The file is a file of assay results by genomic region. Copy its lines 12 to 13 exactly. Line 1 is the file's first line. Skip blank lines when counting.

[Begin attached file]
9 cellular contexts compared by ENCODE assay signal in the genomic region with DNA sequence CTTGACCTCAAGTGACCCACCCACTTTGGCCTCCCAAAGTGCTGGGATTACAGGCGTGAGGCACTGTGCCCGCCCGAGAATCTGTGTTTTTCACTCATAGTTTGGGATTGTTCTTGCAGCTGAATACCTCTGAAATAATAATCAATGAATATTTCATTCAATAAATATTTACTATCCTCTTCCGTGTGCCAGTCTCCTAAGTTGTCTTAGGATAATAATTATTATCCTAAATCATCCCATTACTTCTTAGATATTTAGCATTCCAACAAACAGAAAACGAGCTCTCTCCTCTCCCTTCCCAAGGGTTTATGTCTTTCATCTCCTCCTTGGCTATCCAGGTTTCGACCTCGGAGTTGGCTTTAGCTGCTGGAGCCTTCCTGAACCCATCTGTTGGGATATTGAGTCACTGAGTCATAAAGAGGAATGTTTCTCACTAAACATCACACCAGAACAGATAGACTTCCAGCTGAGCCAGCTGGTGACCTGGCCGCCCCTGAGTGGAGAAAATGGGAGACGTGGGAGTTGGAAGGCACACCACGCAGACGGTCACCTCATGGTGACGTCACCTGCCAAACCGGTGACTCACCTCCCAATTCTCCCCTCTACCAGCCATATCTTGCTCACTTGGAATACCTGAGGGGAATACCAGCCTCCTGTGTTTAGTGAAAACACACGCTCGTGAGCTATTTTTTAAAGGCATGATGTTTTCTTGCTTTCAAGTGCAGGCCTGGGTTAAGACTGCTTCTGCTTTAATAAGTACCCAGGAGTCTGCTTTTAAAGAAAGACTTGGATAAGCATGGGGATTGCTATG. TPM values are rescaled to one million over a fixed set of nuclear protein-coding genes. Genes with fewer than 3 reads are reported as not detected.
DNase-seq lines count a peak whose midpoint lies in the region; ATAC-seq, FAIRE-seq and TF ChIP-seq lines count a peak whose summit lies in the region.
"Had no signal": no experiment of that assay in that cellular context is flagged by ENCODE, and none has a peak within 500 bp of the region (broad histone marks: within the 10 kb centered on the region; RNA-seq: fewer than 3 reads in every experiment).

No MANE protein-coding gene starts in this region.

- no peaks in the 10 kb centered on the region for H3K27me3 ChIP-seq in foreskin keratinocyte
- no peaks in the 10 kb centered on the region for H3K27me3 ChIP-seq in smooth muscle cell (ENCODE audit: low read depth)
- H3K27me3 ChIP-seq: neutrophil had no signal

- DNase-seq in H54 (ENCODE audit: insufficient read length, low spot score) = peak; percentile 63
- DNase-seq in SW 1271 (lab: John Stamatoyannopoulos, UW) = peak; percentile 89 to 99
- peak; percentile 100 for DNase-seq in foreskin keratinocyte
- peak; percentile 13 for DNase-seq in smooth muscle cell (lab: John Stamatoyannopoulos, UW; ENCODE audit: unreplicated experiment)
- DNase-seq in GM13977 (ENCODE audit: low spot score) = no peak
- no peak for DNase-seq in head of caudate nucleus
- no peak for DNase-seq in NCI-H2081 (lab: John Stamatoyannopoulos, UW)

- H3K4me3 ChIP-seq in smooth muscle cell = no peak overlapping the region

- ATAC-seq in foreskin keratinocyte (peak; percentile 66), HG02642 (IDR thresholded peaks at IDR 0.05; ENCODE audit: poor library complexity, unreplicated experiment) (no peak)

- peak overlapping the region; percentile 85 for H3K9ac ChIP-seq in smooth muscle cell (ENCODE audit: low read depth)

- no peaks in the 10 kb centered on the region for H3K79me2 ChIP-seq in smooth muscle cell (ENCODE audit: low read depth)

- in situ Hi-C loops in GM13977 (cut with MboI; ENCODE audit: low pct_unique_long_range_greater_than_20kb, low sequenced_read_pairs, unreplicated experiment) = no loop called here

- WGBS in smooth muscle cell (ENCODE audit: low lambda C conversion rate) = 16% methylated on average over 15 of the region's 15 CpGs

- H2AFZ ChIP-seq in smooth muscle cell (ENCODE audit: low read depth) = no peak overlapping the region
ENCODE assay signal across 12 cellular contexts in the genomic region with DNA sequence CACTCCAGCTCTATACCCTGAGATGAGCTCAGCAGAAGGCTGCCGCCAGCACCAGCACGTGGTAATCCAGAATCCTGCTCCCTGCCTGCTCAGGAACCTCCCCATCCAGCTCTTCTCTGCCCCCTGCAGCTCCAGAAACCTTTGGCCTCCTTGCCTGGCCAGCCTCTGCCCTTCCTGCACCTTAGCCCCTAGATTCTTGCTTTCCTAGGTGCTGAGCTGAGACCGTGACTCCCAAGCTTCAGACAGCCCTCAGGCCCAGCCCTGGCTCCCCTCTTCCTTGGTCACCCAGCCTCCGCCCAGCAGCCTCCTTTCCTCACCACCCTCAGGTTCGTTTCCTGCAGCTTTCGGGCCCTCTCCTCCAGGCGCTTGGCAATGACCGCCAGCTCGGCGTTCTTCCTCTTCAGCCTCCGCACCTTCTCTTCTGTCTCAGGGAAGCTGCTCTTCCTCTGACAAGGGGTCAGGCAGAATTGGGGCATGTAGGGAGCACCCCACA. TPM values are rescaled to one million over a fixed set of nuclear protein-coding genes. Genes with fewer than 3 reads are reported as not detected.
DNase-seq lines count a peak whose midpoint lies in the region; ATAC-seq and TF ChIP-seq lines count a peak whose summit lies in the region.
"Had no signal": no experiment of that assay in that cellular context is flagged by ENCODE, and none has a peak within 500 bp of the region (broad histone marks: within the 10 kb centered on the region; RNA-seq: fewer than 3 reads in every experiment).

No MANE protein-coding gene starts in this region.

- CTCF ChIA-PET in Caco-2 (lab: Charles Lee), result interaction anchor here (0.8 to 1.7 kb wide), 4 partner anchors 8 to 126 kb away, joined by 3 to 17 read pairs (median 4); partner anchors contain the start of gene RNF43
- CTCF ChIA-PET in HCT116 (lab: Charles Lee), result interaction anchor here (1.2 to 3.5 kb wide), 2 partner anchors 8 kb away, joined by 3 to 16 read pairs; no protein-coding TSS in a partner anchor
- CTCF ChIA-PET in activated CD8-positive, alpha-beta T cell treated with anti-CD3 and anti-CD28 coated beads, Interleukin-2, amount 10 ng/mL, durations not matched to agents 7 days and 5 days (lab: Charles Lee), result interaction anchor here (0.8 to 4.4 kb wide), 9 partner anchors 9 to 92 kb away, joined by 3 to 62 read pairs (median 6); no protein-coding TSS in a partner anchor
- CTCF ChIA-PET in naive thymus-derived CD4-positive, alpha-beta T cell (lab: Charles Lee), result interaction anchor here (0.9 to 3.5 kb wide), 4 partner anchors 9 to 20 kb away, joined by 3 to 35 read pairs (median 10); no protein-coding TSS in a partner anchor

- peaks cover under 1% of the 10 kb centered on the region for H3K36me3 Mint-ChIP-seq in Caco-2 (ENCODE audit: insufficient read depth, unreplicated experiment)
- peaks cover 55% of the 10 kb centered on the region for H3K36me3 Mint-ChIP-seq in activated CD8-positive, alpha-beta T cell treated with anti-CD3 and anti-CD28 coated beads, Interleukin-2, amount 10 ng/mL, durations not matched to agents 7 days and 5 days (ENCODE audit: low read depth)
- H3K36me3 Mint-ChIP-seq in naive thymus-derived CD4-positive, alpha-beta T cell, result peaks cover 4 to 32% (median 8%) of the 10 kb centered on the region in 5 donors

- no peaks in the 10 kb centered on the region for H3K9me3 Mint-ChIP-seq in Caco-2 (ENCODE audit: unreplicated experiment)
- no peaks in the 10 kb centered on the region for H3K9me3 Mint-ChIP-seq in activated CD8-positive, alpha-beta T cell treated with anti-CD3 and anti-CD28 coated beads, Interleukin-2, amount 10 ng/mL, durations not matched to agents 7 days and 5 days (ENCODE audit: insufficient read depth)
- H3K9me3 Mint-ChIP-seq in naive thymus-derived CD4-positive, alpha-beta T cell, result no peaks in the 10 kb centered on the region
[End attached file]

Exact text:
- DNase-seq in GM13977 (ENCODE audit: low spot score) = no peak
- no peak for DNase-seq in head of caudate nucleus